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Psychiatric telephone interview with parents for screening of childhood autism - tics, attention-deficit hyperactivity disorder and other comorbidities (A-TAC): preliminary reliability and validity.

Journal article
Authors Sara Lina Hansson
Annika Svanström Röjvall
Maria Råstam
I Carina Gillberg
Christopher Gillberg
Henrik Anckarsäter
Published in The British Journal of Psychiatry
Volume 187
Pages 262-267
ISSN 0007-1250
Publication year 2005
Published at Institute for the Health of Women and Children, Dept of Child and Adolescent Psychiatry
Pages 262-267
Language en
Keywords Adolescent, Attention Deficit Disorder with Hyperactivity, Diagnosis, Autistic Disorder, Diagnosis, Child, Female, Humans, Interview, Psychological, Male, Mass Screening, Methods, Observer Variation, Parents, Psychometrics, Reproducibility of Results, Telephone, Tic Disorders, Diagnosis
Subject categories Child and adolescent psychiatry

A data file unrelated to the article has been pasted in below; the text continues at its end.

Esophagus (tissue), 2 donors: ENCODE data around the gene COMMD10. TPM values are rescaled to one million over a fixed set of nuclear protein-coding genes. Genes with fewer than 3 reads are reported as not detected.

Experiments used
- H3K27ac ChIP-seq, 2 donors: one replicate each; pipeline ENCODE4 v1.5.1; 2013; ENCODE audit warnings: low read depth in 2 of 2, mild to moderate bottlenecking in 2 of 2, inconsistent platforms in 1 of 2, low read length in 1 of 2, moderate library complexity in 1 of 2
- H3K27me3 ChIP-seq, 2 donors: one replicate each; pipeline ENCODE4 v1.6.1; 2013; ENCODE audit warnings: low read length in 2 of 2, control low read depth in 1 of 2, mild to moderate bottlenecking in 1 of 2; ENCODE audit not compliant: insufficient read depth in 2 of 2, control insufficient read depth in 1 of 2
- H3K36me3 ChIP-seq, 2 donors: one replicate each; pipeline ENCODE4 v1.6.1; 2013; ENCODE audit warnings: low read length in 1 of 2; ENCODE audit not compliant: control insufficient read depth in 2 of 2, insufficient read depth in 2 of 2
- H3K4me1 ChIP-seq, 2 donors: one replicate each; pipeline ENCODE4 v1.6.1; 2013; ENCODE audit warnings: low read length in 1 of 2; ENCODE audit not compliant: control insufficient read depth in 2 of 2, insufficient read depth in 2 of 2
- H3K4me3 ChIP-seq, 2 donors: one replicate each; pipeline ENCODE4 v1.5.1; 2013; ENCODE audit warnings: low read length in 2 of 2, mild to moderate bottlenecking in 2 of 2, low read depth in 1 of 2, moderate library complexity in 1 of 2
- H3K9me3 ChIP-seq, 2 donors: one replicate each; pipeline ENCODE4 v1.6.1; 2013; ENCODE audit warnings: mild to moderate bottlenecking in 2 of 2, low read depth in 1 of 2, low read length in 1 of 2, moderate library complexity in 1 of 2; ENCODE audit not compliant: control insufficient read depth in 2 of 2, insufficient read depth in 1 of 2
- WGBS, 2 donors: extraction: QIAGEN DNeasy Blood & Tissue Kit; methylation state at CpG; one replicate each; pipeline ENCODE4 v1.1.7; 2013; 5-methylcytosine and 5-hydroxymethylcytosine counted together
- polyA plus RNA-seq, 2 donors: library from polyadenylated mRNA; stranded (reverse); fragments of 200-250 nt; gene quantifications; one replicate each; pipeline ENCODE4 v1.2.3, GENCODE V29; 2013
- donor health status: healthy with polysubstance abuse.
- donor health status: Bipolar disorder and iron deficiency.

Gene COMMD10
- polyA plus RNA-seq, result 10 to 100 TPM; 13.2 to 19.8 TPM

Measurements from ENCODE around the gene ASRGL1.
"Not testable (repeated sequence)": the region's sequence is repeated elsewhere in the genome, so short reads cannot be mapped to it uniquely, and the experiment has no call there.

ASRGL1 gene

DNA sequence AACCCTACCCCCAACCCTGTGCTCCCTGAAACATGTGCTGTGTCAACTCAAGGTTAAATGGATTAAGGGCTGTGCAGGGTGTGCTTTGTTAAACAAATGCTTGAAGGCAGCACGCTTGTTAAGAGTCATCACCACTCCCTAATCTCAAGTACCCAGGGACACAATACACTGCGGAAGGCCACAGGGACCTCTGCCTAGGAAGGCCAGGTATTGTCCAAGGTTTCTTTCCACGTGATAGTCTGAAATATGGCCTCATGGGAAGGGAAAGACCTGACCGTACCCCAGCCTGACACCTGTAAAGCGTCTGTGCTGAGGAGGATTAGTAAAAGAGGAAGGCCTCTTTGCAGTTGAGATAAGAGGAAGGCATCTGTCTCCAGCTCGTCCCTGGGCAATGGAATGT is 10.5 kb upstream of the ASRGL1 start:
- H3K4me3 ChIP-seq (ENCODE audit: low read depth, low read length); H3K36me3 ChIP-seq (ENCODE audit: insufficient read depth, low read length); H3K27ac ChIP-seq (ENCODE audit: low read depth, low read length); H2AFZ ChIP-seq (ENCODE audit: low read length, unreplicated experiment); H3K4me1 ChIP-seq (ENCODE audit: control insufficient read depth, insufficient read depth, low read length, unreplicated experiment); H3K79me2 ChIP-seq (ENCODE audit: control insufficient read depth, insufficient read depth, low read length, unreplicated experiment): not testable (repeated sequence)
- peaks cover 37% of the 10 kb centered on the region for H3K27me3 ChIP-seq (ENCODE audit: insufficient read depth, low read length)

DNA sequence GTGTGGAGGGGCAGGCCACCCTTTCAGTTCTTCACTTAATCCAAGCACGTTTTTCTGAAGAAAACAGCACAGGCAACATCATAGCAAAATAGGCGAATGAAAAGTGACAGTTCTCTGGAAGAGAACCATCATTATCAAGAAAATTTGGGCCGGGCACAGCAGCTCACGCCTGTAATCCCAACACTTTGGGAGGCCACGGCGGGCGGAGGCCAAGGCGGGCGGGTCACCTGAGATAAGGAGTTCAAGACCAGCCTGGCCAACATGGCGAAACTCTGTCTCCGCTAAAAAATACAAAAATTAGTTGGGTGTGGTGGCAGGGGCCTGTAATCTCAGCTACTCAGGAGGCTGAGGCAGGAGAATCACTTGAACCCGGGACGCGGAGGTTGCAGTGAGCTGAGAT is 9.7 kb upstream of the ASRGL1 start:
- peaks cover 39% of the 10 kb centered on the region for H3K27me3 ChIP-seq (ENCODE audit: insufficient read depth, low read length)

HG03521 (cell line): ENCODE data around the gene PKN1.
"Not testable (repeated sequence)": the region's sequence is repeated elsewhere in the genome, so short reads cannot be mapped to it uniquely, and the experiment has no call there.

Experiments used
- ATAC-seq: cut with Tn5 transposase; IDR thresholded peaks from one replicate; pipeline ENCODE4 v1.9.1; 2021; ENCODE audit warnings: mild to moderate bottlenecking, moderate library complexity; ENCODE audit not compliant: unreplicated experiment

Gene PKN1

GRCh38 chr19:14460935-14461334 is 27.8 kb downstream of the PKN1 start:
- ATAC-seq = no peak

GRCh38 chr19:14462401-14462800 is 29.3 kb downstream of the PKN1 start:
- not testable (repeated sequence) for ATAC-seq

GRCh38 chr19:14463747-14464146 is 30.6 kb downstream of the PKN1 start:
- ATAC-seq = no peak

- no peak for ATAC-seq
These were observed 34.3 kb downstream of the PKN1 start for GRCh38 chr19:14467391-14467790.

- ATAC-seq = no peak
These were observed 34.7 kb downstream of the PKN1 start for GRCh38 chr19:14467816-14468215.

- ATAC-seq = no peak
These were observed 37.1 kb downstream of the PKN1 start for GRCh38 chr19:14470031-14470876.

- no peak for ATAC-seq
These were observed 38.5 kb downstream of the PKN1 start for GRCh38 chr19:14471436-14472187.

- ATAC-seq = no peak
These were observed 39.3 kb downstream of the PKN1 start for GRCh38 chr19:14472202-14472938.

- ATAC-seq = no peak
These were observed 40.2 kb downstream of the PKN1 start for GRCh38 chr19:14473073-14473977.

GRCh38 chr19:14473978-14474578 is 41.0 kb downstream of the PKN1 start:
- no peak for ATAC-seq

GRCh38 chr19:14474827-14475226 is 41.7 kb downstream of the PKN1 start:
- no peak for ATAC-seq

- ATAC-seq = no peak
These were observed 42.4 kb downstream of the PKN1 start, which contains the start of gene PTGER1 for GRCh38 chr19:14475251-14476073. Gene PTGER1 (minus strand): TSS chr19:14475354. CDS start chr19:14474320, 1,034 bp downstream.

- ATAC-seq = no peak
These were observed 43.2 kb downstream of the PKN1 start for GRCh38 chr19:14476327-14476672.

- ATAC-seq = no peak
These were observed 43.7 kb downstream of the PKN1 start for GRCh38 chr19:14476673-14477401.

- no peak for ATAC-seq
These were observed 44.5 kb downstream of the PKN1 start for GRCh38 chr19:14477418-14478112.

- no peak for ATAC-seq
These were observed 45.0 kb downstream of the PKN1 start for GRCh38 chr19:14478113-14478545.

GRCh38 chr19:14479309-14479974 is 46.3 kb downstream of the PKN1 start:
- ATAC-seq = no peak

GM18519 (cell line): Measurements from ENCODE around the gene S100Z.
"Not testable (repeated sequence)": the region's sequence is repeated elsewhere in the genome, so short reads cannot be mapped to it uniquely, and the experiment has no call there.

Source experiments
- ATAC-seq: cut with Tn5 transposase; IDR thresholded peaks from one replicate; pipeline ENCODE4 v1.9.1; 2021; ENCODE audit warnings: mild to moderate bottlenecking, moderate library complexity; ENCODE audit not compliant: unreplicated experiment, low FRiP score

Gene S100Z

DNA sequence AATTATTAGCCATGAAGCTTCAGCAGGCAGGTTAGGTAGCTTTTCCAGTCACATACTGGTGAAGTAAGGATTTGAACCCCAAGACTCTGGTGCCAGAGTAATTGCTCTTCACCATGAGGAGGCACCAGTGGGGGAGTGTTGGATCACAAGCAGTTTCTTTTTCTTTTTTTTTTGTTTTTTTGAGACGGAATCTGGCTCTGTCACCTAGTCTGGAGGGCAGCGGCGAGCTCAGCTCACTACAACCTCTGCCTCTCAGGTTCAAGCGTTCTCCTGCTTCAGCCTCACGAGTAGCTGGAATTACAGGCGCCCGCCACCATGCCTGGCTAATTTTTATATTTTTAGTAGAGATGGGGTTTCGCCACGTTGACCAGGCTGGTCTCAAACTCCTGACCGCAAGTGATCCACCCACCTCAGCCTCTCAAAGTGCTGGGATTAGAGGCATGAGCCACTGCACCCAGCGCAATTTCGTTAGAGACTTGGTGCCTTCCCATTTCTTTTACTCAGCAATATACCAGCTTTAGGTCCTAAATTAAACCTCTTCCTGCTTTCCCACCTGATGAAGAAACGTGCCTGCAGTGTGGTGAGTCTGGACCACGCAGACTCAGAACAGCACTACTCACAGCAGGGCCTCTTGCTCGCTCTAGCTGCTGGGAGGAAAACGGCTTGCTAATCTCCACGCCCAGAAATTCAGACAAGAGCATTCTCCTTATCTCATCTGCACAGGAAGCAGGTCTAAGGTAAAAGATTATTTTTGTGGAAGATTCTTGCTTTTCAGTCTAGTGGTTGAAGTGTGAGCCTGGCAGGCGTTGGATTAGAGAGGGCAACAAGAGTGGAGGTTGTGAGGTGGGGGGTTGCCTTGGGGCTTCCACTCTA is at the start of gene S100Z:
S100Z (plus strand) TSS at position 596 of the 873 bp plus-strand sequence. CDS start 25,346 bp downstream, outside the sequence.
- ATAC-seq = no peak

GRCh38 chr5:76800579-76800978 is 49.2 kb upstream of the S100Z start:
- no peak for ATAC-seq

BACKGROUND: Reliable, valid and easily administered screening instruments would greatly facilitate large-scale neuropsychiatric research. AIMS: To test a parent telephone interview focused on autism - tics, attention-deficit hyperactivity disorder (ADHD) and other comorbidities (A-TAC). METHOD: Parents of 84 children in contact with a child neuropsychiatric clinic and 27 control children were interviewed. Validity and interrater and test - retest reliability were assessed. RESULTS: Interrater and test - retest reliability were very good. Areas under receiver operating characteristics curves between interview scores and clinical diagnoses were around 0.90 for ADHD and autistic spectrum disorders, and above 0.70 for tics, learning disorders and developmental coordination disorder. Using optimal cut-off scores for autistic spectrum disorder and ADHD, good to excellent kappa levels for interviews and clinical diagnoses were noted. CONCLUSIONS: The A-TAC appears to be a reliable and valid instrument for identifying autistic spectrum disorder, ADHD, tics, learning disorders and developmental coordination disorder.

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